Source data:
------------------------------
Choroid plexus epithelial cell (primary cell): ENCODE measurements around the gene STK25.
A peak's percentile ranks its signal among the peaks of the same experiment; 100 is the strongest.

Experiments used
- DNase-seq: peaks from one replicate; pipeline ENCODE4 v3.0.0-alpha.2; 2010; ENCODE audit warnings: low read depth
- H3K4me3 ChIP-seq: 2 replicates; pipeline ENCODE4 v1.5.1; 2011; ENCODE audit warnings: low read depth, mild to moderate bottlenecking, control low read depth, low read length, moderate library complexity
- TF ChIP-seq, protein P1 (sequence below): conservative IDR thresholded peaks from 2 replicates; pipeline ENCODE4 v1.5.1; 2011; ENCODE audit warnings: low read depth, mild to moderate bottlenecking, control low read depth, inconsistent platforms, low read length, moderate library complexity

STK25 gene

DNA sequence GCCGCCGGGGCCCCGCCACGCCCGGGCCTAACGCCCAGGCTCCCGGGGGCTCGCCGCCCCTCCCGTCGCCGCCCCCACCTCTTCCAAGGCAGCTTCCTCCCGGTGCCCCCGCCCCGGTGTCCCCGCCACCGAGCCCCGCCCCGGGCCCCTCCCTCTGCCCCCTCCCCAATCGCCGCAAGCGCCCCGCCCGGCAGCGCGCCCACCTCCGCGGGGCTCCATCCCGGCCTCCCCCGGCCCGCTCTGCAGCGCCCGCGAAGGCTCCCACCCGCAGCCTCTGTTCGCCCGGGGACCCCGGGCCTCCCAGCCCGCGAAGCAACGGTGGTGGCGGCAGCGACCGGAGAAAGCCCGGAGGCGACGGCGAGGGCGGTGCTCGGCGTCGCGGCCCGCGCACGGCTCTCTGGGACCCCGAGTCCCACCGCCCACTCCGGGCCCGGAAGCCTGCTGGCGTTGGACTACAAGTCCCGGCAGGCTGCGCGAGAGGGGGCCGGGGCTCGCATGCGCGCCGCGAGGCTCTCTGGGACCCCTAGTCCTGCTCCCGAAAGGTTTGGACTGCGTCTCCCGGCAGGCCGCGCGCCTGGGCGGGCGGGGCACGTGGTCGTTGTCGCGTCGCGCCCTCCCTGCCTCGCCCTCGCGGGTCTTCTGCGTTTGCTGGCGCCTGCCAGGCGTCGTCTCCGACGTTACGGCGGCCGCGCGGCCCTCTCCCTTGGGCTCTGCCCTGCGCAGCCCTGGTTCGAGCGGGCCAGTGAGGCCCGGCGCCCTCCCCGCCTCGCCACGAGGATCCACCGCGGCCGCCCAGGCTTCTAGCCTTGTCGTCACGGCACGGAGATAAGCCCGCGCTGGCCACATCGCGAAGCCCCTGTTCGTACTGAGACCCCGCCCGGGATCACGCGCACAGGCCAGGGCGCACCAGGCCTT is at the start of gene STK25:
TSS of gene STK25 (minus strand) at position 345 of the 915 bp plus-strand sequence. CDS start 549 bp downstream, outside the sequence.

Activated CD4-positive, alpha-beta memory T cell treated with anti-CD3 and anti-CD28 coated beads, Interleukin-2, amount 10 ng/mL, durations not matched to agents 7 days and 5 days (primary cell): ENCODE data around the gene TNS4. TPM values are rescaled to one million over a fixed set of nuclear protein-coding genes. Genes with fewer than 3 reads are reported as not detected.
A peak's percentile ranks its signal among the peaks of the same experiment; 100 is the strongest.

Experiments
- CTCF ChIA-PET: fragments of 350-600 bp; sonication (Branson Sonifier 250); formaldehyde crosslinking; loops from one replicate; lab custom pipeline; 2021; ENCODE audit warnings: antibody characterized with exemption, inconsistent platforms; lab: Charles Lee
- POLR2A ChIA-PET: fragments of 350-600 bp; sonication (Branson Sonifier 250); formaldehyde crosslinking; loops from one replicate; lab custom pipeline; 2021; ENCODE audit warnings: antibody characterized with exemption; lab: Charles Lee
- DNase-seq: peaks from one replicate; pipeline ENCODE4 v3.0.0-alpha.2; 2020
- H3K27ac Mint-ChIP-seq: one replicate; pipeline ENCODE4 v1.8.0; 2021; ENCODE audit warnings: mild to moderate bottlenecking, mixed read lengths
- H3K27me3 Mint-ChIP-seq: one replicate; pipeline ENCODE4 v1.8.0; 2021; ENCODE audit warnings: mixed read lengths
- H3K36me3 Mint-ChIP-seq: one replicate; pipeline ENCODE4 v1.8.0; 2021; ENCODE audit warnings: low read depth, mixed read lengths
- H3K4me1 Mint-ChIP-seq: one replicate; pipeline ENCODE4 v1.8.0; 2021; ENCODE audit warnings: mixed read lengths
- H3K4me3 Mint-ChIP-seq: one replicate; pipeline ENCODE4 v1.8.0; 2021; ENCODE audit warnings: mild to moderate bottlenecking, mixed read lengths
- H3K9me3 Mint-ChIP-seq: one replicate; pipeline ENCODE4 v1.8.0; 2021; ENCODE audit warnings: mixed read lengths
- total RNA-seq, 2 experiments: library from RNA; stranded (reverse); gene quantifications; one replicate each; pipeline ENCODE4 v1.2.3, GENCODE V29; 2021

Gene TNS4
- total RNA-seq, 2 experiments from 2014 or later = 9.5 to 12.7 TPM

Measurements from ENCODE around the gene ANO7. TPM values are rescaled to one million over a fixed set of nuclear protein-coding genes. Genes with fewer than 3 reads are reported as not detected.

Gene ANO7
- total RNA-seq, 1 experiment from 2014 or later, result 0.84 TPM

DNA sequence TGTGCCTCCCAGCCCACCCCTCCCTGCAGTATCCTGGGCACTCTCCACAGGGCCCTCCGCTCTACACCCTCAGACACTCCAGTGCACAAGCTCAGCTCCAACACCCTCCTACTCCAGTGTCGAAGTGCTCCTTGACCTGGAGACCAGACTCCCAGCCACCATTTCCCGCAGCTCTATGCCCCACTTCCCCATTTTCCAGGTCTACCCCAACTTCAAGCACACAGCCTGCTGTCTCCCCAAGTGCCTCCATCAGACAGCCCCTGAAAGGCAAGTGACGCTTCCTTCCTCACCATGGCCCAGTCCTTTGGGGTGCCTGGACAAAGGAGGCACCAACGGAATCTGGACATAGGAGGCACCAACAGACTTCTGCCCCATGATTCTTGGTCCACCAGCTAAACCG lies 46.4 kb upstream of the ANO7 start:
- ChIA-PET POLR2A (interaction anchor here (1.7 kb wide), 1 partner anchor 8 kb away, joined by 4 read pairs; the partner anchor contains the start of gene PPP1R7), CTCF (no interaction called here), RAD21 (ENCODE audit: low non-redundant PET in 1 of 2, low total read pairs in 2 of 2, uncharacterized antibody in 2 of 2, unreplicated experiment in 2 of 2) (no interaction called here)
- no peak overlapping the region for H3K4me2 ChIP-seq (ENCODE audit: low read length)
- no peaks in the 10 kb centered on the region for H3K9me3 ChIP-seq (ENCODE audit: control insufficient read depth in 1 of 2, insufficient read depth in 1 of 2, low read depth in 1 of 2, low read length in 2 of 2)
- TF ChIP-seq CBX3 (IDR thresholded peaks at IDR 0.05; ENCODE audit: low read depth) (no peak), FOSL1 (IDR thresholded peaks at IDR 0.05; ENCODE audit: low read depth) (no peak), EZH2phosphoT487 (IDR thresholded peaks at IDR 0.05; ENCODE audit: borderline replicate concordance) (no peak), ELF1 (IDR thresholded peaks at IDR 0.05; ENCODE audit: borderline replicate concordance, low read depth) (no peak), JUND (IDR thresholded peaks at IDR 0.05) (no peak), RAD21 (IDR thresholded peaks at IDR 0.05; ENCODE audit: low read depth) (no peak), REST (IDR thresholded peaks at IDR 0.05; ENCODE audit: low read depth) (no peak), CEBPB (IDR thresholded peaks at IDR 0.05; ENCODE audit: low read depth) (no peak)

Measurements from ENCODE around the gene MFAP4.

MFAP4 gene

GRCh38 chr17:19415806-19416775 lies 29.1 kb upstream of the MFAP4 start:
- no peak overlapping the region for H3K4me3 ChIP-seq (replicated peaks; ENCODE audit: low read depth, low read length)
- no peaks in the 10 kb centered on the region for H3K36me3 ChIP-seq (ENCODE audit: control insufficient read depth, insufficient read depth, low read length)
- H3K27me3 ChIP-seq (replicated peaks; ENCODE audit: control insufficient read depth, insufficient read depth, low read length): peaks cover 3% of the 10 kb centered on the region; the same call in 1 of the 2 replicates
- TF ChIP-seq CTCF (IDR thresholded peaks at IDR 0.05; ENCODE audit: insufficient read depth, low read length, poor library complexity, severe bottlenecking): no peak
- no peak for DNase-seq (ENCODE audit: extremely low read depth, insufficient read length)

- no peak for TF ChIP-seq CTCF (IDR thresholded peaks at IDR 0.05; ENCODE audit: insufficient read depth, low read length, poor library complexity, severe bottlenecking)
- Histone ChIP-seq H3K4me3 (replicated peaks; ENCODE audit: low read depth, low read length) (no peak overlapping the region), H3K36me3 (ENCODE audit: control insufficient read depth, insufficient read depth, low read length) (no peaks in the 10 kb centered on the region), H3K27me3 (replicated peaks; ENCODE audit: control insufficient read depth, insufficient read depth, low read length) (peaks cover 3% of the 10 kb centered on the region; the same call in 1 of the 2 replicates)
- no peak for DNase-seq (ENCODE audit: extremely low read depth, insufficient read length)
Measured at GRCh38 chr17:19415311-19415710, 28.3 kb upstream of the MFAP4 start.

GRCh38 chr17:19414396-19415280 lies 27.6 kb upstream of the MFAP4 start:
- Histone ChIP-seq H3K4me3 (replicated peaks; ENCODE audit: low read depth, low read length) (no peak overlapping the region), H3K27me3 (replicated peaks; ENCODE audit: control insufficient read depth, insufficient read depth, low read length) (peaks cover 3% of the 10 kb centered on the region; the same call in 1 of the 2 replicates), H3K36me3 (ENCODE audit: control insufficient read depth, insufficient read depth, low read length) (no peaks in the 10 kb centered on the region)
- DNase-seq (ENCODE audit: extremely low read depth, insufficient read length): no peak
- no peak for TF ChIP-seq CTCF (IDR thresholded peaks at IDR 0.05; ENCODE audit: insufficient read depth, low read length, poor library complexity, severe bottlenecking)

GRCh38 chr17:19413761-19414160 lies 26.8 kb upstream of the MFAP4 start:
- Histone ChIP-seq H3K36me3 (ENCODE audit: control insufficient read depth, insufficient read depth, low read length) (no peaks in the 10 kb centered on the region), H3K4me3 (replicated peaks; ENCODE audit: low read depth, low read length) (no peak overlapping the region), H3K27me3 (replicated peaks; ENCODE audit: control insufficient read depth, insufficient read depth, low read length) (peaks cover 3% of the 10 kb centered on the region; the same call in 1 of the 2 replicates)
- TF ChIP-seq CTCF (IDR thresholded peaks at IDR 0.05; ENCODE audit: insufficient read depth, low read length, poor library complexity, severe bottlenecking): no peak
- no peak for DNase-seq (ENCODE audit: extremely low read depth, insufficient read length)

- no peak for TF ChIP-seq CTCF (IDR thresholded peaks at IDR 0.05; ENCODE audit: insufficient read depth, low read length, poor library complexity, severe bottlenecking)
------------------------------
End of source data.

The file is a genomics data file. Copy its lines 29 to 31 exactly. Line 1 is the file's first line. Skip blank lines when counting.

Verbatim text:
- ChIA-PET POLR2A (interaction anchor here (1.7 kb wide), 1 partner anchor 8 kb away, joined by 4 read pairs; the partner anchor contains the start of gene PPP1R7), CTCF (no interaction called here), RAD21 (ENCODE audit: low non-redundant PET in 1 of 2, low total read pairs in 2 of 2, uncharacterized antibody in 2 of 2, unreplicated experiment in 2 of 2) (no interaction called here)
- no peak overlapping the region for H3K4me2 ChIP-seq (ENCODE audit: low read length)
- no peaks in the 10 kb centered on the region for H3K9me3 ChIP-seq (ENCODE audit: control insufficient read depth in 1 of 2, insufficient read depth in 1 of 2, low read depth in 1 of 2, low read length in 2 of 2)